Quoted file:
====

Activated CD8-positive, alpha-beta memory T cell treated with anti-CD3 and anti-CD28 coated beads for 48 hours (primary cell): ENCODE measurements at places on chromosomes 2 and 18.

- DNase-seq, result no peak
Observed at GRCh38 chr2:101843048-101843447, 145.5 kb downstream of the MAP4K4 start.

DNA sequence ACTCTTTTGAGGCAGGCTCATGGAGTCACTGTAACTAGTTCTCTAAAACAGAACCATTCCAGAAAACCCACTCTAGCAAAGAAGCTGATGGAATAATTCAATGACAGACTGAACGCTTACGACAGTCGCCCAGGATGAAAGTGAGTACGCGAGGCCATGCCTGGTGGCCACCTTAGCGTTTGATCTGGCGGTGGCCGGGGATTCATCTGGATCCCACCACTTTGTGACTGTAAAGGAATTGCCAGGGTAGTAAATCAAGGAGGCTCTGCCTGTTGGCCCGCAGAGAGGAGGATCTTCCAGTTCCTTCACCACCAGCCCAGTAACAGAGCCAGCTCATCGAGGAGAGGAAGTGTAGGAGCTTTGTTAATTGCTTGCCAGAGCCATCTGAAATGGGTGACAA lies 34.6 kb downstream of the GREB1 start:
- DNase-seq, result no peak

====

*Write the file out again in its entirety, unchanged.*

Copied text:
Activated CD8-positive, alpha-beta memory T cell treated with anti-CD3 and anti-CD28 coated beads for 48 hours (primary cell): ENCODE measurements at places on chromosomes 2 and 18.

- DNase-seq, result no peak
Observed at GRCh38 chr2:101843048-101843447, 145.5 kb downstream of the MAP4K4 start.

DNA sequence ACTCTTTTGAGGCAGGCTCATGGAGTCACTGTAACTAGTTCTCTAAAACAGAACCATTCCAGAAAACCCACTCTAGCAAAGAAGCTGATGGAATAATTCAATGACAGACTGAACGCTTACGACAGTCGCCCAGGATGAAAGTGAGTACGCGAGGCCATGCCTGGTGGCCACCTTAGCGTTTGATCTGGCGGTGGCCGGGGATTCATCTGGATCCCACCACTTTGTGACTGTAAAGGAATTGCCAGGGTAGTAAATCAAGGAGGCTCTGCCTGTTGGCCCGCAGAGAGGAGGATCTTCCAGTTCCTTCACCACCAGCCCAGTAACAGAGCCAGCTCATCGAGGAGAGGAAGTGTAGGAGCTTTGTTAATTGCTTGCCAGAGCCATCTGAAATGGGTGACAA lies 34.6 kb downstream of the GREB1 start:
- DNase-seq, result no peak